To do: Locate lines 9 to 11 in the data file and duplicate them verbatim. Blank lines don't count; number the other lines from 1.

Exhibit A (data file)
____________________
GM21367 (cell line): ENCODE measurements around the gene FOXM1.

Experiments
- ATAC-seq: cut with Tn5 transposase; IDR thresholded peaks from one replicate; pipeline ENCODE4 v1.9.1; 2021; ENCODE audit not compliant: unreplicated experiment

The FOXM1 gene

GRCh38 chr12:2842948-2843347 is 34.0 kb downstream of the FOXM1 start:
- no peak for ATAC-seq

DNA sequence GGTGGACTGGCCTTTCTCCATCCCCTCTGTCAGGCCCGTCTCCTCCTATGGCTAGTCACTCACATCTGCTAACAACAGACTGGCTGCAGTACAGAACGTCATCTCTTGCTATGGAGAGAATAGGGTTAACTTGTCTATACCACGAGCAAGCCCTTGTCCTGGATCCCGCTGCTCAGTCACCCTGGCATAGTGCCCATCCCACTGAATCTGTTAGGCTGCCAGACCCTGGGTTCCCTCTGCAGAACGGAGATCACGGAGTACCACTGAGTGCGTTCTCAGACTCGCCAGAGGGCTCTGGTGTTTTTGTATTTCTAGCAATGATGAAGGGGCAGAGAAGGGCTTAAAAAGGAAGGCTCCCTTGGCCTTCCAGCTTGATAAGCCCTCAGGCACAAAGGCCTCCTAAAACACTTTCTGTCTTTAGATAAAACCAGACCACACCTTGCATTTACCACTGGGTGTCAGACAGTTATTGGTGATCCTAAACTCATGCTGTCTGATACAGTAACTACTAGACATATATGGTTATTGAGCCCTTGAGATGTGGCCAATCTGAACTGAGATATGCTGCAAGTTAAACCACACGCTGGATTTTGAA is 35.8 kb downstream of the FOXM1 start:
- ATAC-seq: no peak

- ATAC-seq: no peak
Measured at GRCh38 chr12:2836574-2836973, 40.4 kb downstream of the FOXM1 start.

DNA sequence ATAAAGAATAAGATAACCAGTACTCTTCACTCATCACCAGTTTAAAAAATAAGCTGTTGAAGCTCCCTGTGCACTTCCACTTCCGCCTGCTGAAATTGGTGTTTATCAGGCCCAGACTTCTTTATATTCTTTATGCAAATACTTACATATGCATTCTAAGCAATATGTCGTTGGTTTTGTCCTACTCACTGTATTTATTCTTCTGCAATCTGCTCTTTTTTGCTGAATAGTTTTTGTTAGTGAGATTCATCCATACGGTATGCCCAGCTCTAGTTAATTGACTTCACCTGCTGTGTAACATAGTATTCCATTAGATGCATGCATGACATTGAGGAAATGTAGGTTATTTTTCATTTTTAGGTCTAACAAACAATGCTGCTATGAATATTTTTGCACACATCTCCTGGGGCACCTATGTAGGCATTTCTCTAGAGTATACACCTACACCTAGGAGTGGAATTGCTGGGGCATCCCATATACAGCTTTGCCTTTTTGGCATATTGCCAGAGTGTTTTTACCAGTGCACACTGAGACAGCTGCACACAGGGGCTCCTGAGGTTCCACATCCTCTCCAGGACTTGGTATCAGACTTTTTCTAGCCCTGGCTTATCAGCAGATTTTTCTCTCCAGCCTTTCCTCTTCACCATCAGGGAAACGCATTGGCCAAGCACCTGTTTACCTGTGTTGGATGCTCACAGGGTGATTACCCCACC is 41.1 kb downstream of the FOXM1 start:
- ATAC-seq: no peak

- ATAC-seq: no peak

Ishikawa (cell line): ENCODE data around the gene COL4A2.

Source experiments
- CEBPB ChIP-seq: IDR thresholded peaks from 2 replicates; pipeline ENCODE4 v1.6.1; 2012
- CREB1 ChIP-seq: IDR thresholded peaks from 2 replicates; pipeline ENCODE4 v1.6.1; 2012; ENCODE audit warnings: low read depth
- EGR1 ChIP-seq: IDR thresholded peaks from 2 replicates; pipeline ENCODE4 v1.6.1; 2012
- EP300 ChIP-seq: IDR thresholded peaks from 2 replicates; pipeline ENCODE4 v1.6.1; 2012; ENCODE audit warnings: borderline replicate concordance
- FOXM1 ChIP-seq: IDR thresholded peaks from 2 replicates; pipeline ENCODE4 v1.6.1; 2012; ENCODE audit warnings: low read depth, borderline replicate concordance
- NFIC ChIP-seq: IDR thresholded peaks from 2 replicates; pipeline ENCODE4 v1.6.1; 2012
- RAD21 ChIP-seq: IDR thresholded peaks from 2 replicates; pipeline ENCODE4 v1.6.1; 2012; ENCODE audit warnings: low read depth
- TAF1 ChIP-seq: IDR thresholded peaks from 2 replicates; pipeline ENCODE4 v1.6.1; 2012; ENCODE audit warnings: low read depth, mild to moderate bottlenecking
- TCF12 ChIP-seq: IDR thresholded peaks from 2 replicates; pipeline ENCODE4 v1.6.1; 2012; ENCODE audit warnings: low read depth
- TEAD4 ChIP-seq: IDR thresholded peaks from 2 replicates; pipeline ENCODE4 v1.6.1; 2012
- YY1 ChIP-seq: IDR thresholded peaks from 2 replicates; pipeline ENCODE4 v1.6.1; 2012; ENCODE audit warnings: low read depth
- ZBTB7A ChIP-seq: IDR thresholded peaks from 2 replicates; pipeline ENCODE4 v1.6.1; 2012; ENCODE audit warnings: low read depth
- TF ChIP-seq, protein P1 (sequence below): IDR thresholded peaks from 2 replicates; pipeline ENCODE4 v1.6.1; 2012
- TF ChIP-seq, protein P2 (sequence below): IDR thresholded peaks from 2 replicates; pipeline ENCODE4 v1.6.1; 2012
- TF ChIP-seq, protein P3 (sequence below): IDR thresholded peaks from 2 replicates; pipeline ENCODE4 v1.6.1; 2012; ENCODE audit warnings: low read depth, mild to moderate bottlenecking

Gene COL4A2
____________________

- ATAC-seq: no peak
Measured at GRCh38 chr12:2836574-2836973, 40.4 kb downstream of the FOXM1 start.

DNA sequence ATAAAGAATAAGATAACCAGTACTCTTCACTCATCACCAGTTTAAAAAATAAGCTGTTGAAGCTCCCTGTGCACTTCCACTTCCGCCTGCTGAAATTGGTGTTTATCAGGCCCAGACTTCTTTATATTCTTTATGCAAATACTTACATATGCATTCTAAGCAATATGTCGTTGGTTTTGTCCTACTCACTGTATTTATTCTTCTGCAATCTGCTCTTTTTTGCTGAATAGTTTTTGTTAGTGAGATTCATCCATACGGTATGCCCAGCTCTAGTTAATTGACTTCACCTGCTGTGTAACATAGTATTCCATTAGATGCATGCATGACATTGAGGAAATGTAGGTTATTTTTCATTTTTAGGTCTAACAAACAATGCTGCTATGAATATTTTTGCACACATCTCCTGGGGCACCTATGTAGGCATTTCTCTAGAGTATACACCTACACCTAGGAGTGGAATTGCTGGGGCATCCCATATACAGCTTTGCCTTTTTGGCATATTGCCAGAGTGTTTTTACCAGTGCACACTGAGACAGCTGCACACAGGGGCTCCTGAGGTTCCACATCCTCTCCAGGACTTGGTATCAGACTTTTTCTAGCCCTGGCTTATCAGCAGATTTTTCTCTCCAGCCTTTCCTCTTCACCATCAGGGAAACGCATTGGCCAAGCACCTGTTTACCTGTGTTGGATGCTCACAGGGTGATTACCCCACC is 41.1 kb downstream of the FOXM1 start: